We would like to thank Roger Bailey (Ground Engineering December 1999) for his interest in the article 'Stainless steel corrosion in spent oil shale' (GE September 1999). At the time the article was written our investigation was, as clearly stated, ongoing.
Our investigation of the wall at Edinburgh is now complete. The main conclusions are that both the type of backfill and the type of reinforcement (Type 430 ferritic stainless steel) used were, independently, unsuitable for this application. We have also identified two other UK structures built using the same system in the early 1970s.
As a point of detail the reinforcement sections were 80mm by 1.5mm and not 60mm by 1.5mm as stated by Bailey.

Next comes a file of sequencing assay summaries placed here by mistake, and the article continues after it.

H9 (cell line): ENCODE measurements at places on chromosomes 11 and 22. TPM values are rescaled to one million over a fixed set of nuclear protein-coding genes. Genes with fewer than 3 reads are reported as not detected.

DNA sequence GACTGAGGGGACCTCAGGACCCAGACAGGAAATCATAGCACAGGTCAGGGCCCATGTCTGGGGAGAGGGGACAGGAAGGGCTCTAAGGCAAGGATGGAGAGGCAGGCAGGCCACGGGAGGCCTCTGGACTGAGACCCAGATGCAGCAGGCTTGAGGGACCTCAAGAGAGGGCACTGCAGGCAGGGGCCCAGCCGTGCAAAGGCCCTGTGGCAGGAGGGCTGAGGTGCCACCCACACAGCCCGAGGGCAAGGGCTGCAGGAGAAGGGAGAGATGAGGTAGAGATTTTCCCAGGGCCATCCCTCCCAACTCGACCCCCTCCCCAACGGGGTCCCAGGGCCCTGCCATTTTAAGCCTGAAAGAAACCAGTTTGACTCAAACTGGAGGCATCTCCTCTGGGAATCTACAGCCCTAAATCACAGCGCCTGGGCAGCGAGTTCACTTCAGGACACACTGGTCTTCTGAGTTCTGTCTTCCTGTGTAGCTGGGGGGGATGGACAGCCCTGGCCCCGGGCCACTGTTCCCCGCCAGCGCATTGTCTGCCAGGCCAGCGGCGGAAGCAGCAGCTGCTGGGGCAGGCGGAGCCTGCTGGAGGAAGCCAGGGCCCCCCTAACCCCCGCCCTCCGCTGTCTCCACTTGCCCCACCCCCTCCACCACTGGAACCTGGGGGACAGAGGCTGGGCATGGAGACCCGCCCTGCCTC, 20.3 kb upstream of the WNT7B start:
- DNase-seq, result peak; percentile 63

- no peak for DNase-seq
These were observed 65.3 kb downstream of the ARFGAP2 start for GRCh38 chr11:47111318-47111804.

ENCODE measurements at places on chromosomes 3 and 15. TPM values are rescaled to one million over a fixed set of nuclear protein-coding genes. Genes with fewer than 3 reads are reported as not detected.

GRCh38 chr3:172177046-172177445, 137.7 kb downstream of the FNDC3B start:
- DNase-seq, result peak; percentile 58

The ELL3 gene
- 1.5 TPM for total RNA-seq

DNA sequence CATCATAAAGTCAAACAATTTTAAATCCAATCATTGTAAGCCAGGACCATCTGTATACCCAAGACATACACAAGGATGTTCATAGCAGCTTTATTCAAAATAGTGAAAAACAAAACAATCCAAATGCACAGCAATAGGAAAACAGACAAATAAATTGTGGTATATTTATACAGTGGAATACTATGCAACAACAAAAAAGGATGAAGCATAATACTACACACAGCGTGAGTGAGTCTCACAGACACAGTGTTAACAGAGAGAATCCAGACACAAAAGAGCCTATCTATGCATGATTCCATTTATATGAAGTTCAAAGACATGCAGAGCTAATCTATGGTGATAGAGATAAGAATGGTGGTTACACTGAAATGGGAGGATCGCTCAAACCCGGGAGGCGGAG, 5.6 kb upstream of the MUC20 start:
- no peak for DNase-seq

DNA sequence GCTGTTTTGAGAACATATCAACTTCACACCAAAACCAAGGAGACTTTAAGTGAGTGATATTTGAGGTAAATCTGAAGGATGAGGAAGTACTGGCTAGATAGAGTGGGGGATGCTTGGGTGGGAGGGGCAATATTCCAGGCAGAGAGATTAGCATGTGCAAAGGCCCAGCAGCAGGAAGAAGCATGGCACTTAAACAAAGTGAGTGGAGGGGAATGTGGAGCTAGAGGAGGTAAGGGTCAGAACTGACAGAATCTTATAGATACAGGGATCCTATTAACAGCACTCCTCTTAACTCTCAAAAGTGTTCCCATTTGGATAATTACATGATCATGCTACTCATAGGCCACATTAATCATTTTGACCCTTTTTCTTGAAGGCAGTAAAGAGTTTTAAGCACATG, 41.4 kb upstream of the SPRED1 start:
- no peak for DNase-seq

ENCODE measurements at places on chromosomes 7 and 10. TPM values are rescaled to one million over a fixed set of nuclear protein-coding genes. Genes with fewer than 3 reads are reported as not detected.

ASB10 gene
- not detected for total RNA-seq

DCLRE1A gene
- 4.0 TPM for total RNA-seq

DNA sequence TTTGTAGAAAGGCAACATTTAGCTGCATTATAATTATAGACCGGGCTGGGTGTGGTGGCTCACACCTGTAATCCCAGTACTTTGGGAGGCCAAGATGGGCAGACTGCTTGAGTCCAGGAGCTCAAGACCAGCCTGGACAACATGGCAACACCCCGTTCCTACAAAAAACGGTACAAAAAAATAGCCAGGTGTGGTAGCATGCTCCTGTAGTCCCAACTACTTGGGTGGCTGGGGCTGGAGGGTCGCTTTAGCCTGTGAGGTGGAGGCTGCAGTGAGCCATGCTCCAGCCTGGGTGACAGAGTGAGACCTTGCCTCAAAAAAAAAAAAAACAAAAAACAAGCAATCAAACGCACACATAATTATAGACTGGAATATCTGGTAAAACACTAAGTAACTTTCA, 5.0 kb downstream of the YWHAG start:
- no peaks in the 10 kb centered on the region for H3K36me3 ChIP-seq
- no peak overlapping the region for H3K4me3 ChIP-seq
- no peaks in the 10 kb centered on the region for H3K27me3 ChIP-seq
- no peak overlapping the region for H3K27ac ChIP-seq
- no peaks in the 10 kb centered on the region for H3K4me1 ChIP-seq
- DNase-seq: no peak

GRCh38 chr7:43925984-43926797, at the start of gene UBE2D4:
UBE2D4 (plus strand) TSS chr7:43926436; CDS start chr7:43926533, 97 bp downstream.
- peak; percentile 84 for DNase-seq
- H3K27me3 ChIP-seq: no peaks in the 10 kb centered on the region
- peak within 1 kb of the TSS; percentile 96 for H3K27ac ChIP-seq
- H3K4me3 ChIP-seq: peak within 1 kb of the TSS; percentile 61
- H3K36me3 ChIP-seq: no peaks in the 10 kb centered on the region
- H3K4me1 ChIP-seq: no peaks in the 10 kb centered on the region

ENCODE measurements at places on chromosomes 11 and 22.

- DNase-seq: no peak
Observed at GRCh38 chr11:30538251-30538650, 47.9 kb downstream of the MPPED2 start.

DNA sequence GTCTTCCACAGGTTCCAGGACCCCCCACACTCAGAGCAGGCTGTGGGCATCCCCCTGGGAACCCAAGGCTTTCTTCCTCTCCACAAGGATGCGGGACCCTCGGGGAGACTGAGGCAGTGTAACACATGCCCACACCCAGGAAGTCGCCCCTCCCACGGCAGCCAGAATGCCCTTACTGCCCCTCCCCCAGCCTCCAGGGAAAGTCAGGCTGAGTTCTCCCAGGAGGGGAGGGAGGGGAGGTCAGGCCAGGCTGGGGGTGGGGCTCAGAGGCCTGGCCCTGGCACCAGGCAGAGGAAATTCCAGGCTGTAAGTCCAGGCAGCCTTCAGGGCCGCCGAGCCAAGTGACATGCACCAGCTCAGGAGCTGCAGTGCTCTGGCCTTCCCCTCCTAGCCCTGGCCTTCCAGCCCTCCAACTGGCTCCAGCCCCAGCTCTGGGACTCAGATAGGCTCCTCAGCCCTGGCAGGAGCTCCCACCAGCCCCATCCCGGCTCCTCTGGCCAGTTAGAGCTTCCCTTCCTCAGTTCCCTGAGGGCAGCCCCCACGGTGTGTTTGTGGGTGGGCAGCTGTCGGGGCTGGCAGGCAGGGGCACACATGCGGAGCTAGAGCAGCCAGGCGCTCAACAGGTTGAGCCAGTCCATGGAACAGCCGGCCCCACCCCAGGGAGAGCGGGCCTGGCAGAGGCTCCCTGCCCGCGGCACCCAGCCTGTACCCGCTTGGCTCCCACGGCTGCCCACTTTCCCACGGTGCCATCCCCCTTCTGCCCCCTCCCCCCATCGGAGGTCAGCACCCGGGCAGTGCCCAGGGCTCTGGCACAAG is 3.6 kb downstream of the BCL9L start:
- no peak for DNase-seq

It is pertinent to note that staff from the British Steel Corporation (Lee and Edwards in TRRL Supplementary Report 457) expressed in 1977 the opinion that Type 430 reinforcement 'will suffer significant pitting corrosion in clay or sandy soils during the life span of a structure'. The decision by the Reinforced Earth Company to cease the use of this type of steel in the UK in 1975, and other comments in Bailey's letter, would appear to support this assertion.
To date, no copy of a document from any of the companies involved with the construction of the wall at Edinburgh has been located that warns The City of Edinburgh Council of the risk of collapse of the structure due to corrosion of the stainless steel reinforcements.
We do not know what the situation is regarding the other two reinforced walls in the UK which were built using ferritic stainless steel reinforcing strips.
Dr Mike Winter and Dr Andrew Butler
Transport Research Laboratory, Edinburgh